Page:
How I used juju to reduce trafficking – NAPTIP boss, Okah-Donli

In a bid to clamp down the alarming rate of human trafficking, the Director-General of the National Agency for the Prohibition of Trafficking in Persons (NAPTIP), Julie Okah-Donli, has revealed how she took to black magic.

There was an almost 10-fold increase in the number of Nigerian women arriving in Italy by boat between 2014 and 2016, with at least four in five forced into prostitution, according to data from the International Organization for Migration (IOM).

Frustrated with the state of things, Okah-Donli risked a radical, new tactic.

She set aside forensics, visited a spiritual leader and took on the pervasive black magic.

Six months on, she is finally making ground tackling the trade in people that enriches traffickers but traps thousands of Nigerians in sex work, danger and debt.

She said her visit to the local leader, who then summoned his black magic priests, has given women living under the fear of a curse the confidence to turn on captors and give evidence.

“I wanted him to gather the juju priests … because he is someone who is well revered and whenever he speaks they listen, ” Okah-Donli was quoted by Thomson Reuters Foundation on Thursday.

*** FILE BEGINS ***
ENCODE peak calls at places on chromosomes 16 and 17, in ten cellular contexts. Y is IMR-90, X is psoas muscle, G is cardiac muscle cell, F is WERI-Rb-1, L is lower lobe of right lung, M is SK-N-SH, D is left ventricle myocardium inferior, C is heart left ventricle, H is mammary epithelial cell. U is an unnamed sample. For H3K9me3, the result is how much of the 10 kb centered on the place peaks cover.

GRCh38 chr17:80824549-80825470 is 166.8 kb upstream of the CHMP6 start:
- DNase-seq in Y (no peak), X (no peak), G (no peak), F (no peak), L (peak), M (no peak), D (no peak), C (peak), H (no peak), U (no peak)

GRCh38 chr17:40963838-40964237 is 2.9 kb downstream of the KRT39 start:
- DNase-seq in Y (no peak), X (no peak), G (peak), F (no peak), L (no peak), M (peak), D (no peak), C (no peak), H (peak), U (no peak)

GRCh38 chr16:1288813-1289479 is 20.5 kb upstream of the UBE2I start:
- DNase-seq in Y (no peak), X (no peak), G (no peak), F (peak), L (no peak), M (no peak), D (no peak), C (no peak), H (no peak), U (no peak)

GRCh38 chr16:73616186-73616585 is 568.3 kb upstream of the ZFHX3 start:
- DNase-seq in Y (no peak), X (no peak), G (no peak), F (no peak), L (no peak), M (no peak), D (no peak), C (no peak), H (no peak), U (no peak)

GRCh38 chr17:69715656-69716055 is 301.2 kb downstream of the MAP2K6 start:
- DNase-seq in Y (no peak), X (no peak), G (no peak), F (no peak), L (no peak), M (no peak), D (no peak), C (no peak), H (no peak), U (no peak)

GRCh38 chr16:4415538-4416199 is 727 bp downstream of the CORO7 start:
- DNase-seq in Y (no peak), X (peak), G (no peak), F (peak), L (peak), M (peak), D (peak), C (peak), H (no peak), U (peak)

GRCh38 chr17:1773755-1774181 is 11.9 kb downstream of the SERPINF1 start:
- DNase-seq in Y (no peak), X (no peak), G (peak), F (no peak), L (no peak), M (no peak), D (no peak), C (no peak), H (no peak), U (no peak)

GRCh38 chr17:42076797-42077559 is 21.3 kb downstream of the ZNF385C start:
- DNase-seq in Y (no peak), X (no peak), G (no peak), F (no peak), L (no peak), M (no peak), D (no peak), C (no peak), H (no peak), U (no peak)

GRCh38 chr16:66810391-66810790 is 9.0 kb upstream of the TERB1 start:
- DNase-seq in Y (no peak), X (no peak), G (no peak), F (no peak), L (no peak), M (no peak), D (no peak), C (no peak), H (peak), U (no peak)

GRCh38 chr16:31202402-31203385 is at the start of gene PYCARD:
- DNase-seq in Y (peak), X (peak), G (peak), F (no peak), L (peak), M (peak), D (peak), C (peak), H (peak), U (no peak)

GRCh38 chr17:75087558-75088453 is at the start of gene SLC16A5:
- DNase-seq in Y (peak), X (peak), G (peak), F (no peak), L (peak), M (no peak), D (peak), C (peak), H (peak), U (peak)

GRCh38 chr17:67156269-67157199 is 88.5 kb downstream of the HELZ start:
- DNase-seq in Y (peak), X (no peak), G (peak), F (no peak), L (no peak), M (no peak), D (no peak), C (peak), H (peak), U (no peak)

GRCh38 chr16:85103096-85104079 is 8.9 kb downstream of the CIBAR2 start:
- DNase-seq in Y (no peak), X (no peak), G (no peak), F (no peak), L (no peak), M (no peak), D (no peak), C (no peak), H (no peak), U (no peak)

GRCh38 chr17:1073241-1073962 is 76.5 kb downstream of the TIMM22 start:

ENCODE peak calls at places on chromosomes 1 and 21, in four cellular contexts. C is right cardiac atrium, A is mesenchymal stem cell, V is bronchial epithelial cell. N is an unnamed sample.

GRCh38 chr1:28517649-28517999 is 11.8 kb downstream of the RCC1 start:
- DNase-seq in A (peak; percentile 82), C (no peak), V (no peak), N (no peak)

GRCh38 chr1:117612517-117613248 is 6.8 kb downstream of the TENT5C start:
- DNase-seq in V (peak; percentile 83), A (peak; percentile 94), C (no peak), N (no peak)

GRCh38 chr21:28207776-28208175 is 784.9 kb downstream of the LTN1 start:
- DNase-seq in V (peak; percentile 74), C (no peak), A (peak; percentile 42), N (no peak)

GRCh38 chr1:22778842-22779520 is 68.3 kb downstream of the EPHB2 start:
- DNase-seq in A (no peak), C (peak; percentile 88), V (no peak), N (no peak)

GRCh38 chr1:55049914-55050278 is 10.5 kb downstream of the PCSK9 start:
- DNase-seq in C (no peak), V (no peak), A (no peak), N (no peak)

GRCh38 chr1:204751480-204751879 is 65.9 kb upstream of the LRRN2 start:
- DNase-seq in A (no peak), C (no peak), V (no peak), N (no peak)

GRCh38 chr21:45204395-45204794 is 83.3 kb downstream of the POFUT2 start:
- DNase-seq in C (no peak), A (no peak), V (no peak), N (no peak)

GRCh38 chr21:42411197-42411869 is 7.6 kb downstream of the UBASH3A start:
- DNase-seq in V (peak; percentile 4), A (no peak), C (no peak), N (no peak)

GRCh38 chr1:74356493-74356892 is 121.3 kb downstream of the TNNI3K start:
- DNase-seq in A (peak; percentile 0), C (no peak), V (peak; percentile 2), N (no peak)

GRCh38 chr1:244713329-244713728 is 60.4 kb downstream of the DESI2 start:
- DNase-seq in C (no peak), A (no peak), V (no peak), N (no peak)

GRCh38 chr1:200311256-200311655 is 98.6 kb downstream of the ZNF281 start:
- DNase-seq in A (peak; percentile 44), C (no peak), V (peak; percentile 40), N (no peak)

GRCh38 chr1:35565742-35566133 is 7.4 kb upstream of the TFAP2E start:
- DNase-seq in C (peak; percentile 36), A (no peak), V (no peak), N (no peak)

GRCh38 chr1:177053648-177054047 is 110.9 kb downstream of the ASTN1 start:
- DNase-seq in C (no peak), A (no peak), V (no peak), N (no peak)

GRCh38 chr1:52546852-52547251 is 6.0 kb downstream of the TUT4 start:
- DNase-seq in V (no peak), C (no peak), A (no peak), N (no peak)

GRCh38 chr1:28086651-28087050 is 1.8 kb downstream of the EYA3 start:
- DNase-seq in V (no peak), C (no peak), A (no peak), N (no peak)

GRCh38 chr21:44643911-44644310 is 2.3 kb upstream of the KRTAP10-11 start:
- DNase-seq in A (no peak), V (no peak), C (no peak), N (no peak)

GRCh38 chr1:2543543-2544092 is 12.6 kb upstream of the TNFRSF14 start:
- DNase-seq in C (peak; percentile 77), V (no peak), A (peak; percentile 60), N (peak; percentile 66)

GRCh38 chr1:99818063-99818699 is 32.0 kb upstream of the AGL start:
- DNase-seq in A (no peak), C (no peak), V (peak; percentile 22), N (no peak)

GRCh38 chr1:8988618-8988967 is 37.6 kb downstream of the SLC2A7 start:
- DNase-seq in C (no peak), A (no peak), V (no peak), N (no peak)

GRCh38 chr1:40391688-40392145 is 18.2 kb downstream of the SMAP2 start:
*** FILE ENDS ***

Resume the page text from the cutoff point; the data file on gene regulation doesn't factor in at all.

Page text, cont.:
“As soon as the news went viral on social media, we started getting lots of reports (of trafficking victims).”

According to the United Nations, at least nine in every 10 Nigerian women trafficked in Europe come from Edo State.

Hence Okah-Donli’s decision to engage Oba Ewuare II, leader of the Edo people in the historic kingdom of Benin, in her crusade against the traffickers.

A week after her March visit, the Oba summoned the kingdom’s juju priests to a ceremony at his palace and dismissed the curses they place on trafficking victims – and cast a fresh curse on anyone who aided illegal migration within his domain.

The effect was immediate.

“Girls were calling … they were calling NAPTIP and giving us information … We started getting reports of people that were in the business,” Okah-Donli said.